I have attached a sensor measuring acceleration to a bicycle wheel. I was hoping to be able to trace out the circle with accurate measurements for the radius of the bike wheel by integrating my data however I have realized that my sensor is of course undergoing centripetal acceleration however...
  15. A

    Centripedal acceleration of an electron

    Homework Statement Multiple-Concept Example 3 provides some pertinent background for this problem. Suppose a single electron orbits about a nucleus containing two protons (2e), as would be the case for a helium atom from which one of the two naturally occurring electrons is removed. The radius...
  16. L

    Centripedal acceleration and force question

    Homework Statement i can't fully understand this concept. is this correct? standing on the Earth's surface i have two forces acting on me. the force due to the fact that i have mass, and so does the earth. given by equation f = (Gm1m2)/r (this force would be acting if the Earth was not...
  17. R

    Kinematics question centripedal acceleration and projectile motion

    Homework Statement A stone is swirled in a horizontal circle 1.00m above the ground by means of a string 2.00m long. The string breaks, and the stone files off horizontally and strikes the ground 15.0m away. What was the centripetal acceleration of the stone before the string breaks...
  18. D

    Magnitude of centripedal acceleration

    Homework Statement car speed from 40m/s to 84m/s traveling counterclockwise around a track 6.6x10^2m when it reaches 68m/s find: magnitude of centripedal acceleration angular speed tangential acceleration magnitude of total acceleration Homework Equations ac=v^2/r w=v/r at=...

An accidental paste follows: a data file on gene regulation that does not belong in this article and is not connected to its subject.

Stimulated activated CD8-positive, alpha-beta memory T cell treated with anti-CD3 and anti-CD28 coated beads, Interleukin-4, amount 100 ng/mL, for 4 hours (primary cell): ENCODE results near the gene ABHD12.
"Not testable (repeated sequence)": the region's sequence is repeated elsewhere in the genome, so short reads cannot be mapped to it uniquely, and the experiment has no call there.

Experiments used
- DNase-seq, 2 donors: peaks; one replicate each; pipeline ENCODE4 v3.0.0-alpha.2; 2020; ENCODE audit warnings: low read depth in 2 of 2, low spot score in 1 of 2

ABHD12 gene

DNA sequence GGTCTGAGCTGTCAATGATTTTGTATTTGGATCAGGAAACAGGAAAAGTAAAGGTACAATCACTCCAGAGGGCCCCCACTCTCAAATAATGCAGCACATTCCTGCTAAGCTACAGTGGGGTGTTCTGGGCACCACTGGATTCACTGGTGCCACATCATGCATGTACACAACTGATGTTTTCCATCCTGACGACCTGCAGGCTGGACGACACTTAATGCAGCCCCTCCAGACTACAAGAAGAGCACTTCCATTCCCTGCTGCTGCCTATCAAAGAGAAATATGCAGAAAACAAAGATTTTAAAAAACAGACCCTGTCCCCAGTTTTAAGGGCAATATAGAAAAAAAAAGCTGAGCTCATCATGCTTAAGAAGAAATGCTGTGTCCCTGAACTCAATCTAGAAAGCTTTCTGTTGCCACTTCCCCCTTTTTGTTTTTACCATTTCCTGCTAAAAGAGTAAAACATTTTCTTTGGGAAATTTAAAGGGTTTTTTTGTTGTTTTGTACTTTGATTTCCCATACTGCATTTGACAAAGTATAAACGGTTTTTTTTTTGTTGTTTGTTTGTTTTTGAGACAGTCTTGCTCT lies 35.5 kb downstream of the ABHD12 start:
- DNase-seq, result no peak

19. C

    Work and Energy with centripedal acceleration and springs.

    Homework Statement The two problems below are related to a cart of mass M = 500 kg going around a circular loop-the-loop of radius R = 15 m, as shown in the figures. All surfaces are frictionless. In order for the cart to negotiate the loop safely, the normal force exerted by the track on...
  20. O

    Why Is My Calculated Centripetal Acceleration So High?

    Homework Statement I am currently working a project that involves a car going around a circle. Right now, i am just simplifying it down to just the car and the circle (not including anything about the friction between the tires, or any other forces.) So it should be fairly straightfoward...
  21. D

    Centripedal acceleration question

    Q. A BMX rider is about to ride over a large bump of radius R. What is the maximum speed the rider can travel without leaving the ground? Choice A. g/R B. gR C. (gR)^0.5 D. It depends on the mass of the rider The answer provided is C, but howcome g, gravity, is the centripedal...